Saarinen’s Column by Chris Yockey
The sculpture is made from small structural I-beams, 5×5 inch, that have been mitered and welded to create a continuous line of 90-degree angles in space. The inspiration of this piece is from an architectural column located at Cranbrook Academy of Art in Michigan. This column, near the Academy Library building, is a freestanding column with a decorative linear pattern on the surface.
“My work represents an industrial age and presents characteristics of today’s modern age of technology. Through repetitive forms, mark making by the human hand, and precision of machines, my goal is to evoke human qualities to make for a more harmonious dialogue between the man-made object, nature, and human emotions. I am interested in the effects of an evolving industrialized world on our process as makers, from technology to craftsmanship. My work is exploring a balance of technology and hands on working methods to better understand the positive and negative effects of this digital age.” – Chris Yockey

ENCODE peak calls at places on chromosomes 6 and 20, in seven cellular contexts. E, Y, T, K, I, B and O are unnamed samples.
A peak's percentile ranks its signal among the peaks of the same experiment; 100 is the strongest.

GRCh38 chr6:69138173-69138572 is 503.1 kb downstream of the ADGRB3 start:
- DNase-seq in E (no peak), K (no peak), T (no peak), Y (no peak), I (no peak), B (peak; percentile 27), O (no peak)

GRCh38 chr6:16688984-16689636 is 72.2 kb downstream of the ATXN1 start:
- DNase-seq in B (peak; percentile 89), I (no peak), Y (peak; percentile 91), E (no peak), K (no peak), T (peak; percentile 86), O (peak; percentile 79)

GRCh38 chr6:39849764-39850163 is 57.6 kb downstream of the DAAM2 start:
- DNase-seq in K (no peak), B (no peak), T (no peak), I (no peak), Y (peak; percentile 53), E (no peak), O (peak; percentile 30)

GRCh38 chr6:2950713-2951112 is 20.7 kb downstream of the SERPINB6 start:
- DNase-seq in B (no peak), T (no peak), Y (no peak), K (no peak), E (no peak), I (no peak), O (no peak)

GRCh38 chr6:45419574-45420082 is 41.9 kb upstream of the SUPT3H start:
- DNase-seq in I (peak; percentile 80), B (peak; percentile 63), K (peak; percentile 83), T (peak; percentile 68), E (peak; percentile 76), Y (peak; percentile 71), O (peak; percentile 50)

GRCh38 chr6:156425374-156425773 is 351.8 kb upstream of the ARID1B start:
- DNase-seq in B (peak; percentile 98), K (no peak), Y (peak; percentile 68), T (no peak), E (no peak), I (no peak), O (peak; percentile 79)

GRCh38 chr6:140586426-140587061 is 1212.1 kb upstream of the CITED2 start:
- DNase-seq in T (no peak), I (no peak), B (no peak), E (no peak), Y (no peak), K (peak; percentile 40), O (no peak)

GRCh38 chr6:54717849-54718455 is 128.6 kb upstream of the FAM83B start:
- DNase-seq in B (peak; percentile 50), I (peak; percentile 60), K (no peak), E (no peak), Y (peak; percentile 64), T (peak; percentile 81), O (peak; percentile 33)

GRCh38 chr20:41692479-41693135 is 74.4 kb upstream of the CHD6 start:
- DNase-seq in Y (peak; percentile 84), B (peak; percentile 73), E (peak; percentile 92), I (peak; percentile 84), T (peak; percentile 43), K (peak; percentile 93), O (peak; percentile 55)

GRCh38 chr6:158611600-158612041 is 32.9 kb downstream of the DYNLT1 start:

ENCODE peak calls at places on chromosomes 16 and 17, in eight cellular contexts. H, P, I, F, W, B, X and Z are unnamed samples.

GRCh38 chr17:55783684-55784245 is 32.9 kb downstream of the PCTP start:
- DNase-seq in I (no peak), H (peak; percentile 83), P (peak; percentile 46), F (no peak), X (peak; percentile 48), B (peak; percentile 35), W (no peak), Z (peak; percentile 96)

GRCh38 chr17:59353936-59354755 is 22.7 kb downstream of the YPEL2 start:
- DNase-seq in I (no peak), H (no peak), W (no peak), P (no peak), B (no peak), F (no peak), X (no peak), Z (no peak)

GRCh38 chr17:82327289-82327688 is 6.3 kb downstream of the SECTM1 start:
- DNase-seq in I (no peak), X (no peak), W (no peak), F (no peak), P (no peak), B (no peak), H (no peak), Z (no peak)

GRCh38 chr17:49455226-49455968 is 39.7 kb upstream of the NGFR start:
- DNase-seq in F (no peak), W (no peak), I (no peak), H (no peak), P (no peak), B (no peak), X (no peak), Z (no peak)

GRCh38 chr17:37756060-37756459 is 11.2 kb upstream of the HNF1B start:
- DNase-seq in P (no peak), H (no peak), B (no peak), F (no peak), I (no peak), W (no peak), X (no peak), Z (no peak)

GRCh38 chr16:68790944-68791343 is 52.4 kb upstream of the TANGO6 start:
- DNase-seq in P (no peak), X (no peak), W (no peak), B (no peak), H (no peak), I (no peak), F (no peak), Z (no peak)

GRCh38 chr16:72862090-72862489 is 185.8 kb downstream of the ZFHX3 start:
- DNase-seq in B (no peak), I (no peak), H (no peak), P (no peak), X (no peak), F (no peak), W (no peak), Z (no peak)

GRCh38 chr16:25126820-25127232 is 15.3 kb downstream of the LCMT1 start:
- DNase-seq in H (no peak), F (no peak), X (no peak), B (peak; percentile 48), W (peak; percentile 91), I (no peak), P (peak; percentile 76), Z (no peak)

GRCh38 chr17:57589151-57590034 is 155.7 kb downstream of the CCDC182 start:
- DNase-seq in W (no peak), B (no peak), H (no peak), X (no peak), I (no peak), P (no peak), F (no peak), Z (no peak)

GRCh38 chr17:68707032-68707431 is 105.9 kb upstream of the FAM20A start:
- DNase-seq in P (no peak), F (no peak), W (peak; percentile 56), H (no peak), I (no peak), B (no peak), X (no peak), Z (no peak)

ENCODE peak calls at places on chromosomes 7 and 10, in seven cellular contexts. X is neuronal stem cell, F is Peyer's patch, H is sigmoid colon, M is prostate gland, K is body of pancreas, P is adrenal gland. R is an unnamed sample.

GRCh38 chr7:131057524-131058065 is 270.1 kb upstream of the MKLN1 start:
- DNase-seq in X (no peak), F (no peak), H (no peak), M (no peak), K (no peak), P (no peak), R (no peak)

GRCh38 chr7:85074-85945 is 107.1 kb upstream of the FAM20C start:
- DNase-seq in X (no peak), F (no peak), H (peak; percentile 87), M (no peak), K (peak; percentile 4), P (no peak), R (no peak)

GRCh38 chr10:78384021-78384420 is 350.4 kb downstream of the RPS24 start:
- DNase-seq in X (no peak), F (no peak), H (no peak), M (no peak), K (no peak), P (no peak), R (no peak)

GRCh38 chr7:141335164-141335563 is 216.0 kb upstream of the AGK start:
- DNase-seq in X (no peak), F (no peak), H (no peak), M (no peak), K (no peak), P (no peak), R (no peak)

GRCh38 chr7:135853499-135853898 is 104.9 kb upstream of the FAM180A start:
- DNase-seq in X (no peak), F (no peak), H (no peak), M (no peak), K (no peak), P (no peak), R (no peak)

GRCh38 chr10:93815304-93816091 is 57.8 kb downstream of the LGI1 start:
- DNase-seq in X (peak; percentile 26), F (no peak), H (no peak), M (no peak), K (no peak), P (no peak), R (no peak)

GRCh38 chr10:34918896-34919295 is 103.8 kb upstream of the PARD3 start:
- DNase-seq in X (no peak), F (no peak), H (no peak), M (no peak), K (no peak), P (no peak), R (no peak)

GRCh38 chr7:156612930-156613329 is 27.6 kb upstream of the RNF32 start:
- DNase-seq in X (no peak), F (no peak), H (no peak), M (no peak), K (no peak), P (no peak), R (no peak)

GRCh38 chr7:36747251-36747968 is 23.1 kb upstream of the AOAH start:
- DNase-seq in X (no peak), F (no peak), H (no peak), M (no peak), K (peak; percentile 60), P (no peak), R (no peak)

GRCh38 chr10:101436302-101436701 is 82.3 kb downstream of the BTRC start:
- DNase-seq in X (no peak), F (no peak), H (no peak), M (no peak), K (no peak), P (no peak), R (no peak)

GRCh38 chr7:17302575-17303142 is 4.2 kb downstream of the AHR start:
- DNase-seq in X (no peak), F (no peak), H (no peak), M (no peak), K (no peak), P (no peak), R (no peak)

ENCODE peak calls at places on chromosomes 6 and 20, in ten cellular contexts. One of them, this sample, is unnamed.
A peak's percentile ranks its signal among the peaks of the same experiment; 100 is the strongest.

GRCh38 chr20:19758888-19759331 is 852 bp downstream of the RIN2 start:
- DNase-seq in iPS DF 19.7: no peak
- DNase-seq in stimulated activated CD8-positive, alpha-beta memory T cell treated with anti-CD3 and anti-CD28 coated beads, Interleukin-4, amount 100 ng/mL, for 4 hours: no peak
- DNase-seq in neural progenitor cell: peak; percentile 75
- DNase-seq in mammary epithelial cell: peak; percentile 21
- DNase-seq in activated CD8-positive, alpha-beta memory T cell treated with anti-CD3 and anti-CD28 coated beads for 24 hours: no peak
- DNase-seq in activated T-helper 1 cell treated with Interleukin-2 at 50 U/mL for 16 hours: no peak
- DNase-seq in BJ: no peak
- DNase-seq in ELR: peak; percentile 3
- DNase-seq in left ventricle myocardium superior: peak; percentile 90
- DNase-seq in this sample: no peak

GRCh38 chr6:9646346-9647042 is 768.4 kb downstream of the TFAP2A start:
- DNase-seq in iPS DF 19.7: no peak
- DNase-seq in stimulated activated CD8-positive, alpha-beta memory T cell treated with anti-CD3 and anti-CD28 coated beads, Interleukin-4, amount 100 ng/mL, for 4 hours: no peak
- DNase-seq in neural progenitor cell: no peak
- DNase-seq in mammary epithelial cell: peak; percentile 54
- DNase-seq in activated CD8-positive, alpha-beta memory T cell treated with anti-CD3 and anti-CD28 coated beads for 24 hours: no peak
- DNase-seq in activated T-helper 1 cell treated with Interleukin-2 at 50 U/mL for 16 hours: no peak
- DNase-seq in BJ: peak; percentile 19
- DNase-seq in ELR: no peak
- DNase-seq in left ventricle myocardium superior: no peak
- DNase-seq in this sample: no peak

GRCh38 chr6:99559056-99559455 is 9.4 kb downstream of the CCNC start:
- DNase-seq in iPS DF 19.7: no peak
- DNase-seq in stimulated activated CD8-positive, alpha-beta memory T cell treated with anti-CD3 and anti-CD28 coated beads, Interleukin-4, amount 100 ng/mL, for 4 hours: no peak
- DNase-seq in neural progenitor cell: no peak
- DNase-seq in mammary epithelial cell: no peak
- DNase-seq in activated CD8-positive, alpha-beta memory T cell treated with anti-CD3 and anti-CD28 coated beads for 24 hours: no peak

Christopher Yockey was born and raised in metropolitan Detroit and currently lives and works in New York City. Yockey received his Master of Fine Arts from Cranbrook Academy of Art and a Bachelor in Arts from Elmira College. Christopher has participated in exhibitions in Beijing, China, The Peace Tower at The Whitney Museum of art, Frederick Meier Sculpture Park, Grand Rapids Art Museum, and New York City Park’s Department. Yockey is currently an artist in resident for the Athena Foundation, volunteer at Socrates Sculpture Park, and an artist assistant to Mark di Suvero.